King's plan to stage a non-violent protest in the form of a march from Selma to Montgomery (nearly fifty miles to the capital of Alabama) is met with a variety of responses. President Johnson warns King that his group will be beaten, his own wife Coretta (Carmen Ejogo) is fearful that the faceless threats of violence will soon become reality, and meanwhile, King and his group are often met with intimidation from Jim Clark and the rest of the white Selma community. Selma's smart in how it shows these historical events. When family issues cause King to miss the initial march over the Edmund Pettus Bridge, the violence that bursts out from the Selma police against the protestors is horrific enough to find itself on the network news moments later. The exposure of Southern racism is the prompting of white support, as thousands of all colors come into Selma to join King in the subsequent march. I make the comparison to 12 Years because the way the violence is portrayed - the utter lack of care for human life because of race - presents the argument that the gulf between the American South of McQueen's film and DuVernay's film is not that wide, despite a separation of time being over a hundred years. DuVernay presents that argument with less hostility than McQueen did, but their message is the same. They're both films that are unafraid to face the blood on American hands.
We gave Daniel Day-Lewis the Oscar for creating Abraham Lincoln in Lincoln. I can't see why Oyelowo's recreation of King is any less commendable. Both performances are expert pieces of mimicry, with an attention to the detail of vocal cadence and eloquence. Oyelowo's job feels more difficult, because we have a bevy of video and audio recordings of King, his speeches are great in part because they are synonymous with his booming baritone voice. With the help of Paul Webb's smart, well-paced screenplay, Oyelowo paints a portrait of a shrewd man, able to exploit the bleeding hearts to achieve his ultimate goal. He realizes his power of manipulation and is unafraid to use it. Selma briefly but not insignificantly touches on King's issues with marital infidelity, and understands that King's imperfections are what makes this film a unique story. When King makes a startling judgment call at the front line of the second march, he is second-guessed by a number of different supporters, he even doubts himself for a brief moment. Again, like Lincoln, one of Selma's main charms is its ability to take it's well-known protagonist and present him as a fully-fleshed person. There's a level of performance to what King was doing, and the way Oyelowo and DuVernay visualize that performance is a clinic in visual storytelling.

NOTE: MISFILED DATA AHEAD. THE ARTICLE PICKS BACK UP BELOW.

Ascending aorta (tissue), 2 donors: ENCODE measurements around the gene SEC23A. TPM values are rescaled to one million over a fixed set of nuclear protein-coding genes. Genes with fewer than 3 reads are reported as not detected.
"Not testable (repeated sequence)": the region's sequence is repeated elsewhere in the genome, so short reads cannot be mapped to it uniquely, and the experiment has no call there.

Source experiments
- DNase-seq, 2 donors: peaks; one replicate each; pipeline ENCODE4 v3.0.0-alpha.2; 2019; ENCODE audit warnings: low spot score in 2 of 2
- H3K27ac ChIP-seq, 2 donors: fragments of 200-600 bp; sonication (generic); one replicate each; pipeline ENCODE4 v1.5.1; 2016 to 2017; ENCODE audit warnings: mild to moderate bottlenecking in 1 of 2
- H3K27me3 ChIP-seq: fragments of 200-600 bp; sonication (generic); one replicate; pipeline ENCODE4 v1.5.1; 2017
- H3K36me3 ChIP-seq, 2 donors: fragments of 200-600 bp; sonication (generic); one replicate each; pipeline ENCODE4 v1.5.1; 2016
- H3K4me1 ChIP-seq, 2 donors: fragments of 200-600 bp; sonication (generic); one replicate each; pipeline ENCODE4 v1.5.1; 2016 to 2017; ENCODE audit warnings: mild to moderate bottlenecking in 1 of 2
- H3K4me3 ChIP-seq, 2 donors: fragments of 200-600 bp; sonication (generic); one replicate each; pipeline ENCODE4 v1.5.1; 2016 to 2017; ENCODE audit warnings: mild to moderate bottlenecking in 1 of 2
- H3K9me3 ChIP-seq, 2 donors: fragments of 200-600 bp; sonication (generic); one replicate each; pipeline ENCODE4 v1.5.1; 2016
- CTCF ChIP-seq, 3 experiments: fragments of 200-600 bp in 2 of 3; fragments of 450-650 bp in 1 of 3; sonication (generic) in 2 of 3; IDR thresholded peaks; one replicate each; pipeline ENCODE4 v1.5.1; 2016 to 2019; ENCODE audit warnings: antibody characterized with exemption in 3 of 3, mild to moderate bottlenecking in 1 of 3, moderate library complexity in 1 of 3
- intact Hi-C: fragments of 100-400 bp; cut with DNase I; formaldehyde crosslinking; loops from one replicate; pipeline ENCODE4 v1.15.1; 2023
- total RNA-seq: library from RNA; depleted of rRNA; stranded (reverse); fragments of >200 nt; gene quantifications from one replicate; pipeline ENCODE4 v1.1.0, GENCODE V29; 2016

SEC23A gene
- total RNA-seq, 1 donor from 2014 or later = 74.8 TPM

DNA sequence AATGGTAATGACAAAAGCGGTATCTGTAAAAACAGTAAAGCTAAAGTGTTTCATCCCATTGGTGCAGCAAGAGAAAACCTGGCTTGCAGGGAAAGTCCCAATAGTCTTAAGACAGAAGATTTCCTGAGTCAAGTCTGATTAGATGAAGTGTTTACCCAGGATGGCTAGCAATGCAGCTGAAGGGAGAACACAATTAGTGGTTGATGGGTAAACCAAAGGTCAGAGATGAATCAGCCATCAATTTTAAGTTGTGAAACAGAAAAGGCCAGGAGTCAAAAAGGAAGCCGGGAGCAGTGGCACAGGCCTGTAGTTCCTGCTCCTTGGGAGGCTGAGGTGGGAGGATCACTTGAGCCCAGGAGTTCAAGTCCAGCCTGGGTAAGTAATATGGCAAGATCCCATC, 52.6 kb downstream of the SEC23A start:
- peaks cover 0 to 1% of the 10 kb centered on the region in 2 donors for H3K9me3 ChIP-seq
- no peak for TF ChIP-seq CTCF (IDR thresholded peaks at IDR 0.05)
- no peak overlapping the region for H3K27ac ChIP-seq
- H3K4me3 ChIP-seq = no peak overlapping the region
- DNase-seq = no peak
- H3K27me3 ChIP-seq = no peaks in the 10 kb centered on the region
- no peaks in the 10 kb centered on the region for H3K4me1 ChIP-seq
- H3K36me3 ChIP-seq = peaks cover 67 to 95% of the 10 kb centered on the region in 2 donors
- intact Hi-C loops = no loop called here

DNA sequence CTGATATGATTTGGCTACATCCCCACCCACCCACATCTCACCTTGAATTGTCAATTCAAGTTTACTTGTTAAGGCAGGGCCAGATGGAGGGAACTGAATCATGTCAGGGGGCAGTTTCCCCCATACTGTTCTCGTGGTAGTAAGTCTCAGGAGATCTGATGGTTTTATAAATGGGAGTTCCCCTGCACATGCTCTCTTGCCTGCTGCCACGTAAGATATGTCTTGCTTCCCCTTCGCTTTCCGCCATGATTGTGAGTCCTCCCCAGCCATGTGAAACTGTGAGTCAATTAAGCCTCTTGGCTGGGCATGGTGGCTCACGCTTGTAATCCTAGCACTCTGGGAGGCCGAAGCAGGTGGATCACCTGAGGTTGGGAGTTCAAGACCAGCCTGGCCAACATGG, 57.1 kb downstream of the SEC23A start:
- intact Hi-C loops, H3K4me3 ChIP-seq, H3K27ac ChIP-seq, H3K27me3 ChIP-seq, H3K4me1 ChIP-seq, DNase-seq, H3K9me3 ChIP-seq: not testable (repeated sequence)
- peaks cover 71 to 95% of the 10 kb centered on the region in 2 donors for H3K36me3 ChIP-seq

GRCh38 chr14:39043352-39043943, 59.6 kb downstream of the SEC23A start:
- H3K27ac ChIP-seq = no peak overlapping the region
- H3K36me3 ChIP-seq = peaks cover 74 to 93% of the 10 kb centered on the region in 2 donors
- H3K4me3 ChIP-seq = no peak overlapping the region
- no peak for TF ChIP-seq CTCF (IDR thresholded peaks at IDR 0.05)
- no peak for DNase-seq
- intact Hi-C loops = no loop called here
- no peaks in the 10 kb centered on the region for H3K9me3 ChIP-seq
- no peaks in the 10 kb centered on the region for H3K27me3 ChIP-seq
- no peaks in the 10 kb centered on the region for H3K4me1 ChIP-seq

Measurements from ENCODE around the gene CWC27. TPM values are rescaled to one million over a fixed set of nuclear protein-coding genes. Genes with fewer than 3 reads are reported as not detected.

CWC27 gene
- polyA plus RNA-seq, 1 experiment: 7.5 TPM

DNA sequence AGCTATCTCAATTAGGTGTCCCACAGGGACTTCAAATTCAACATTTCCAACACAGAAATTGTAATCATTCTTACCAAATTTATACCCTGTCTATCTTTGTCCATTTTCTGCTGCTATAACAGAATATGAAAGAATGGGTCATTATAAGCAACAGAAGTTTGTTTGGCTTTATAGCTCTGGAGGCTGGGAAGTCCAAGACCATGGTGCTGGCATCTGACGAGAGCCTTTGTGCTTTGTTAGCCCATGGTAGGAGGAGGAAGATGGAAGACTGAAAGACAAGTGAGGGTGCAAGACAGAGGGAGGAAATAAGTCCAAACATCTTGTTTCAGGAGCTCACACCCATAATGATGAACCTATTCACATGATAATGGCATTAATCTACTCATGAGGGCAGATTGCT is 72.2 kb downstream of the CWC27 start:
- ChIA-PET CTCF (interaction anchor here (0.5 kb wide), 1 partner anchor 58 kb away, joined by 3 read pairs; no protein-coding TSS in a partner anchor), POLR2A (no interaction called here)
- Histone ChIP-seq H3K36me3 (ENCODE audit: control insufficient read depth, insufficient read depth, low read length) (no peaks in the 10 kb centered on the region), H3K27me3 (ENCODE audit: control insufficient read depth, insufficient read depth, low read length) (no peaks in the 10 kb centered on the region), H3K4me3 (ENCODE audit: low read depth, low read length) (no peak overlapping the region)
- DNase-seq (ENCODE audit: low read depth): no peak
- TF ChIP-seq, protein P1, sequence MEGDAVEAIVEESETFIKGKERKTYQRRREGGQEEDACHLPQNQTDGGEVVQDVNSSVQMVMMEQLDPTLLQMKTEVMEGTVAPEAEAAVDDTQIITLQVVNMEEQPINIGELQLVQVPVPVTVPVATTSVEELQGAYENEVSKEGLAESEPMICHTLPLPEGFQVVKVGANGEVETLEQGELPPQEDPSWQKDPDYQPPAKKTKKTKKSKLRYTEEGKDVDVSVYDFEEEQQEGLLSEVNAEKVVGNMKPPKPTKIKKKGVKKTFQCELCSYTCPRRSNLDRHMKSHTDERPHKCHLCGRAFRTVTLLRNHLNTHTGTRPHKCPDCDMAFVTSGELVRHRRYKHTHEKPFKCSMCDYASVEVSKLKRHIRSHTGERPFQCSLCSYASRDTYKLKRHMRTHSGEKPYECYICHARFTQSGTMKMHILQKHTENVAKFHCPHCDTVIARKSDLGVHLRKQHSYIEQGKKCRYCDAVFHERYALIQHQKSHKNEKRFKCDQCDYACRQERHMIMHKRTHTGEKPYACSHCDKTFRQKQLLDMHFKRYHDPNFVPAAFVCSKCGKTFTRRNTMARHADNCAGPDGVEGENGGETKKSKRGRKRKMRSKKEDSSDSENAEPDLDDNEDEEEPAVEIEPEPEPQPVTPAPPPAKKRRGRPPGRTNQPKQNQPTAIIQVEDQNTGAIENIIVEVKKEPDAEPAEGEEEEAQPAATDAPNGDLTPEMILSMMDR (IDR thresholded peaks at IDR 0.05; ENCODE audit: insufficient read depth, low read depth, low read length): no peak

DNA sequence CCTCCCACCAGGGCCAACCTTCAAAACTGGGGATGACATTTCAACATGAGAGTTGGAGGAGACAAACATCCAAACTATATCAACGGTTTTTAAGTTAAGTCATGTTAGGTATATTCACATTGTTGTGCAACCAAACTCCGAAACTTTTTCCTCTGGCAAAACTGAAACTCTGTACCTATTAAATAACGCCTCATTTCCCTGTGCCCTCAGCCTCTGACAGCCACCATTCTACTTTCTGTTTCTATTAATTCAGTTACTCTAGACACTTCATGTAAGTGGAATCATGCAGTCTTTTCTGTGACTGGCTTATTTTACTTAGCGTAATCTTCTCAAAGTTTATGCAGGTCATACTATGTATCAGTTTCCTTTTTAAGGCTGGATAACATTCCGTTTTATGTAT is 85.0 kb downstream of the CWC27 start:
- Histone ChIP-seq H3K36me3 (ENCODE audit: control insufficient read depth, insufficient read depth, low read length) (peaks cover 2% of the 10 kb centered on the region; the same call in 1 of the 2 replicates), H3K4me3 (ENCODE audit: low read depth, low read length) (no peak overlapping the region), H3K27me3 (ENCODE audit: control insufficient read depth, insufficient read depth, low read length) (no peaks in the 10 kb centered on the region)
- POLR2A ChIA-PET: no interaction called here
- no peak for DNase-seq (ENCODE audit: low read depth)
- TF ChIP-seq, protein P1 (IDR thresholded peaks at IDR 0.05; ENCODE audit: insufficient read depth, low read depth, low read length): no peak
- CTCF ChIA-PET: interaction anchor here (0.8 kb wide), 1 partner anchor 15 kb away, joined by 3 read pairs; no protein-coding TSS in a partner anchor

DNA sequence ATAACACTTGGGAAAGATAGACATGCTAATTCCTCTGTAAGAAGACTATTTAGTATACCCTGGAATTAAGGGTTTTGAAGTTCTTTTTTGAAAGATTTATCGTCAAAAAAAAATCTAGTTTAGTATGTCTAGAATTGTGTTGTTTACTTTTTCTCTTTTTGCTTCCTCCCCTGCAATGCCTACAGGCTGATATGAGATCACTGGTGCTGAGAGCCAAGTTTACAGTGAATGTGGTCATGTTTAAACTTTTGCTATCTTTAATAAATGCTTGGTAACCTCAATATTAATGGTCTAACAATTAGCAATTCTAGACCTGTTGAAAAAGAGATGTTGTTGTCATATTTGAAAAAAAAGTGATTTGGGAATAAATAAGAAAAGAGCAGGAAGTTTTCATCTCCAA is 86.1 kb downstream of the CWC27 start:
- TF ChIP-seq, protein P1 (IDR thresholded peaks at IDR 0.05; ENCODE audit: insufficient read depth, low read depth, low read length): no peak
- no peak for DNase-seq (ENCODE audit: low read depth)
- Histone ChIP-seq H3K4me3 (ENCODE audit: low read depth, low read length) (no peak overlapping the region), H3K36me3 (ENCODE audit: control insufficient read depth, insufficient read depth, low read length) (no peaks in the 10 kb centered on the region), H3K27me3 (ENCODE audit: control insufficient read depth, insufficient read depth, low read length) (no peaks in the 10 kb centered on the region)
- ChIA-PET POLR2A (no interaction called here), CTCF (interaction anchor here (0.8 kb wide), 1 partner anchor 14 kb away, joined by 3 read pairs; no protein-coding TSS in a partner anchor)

This is Ava DuVernay's third feature narrative film. She's directed a number of shorts and a documentary about the "Good Life Emcees" called This is the Life. Her 2012 film, Middle of Nowhere, was a small domestic drama also starring Oyelowo. Her transition to a bigger, more mainstream form of filmmaking is without trouble and gives us something that we've searching desperately for: a young filmmaker who can make intelligent adult films based on original material. Selma is a film littered with breathtaking sequences and iconic images. It's very strong filmmaking. DuVernay understands the power of images and uses them to reinforce her film's ideals. There are times when Selma is more conventional than you wish it would be, it's dependence on pathos is evident from beginning to end. It's the kind of film you watch and realize you'd be surprised if it didn't win Best Picture. Selma is a studio-financed biopic at its heart, but DuVernay gives the story more edge than it needs and in doing so tells a story so commandingly effective that it leaves you shaken with power of the best of moral cinema. This is the first film since Spike Lee's 1992 film Malcolm X to really take a true pulse of the American Civil Rights Movement, but no other film on the subject has discussed it with such wonderful grace.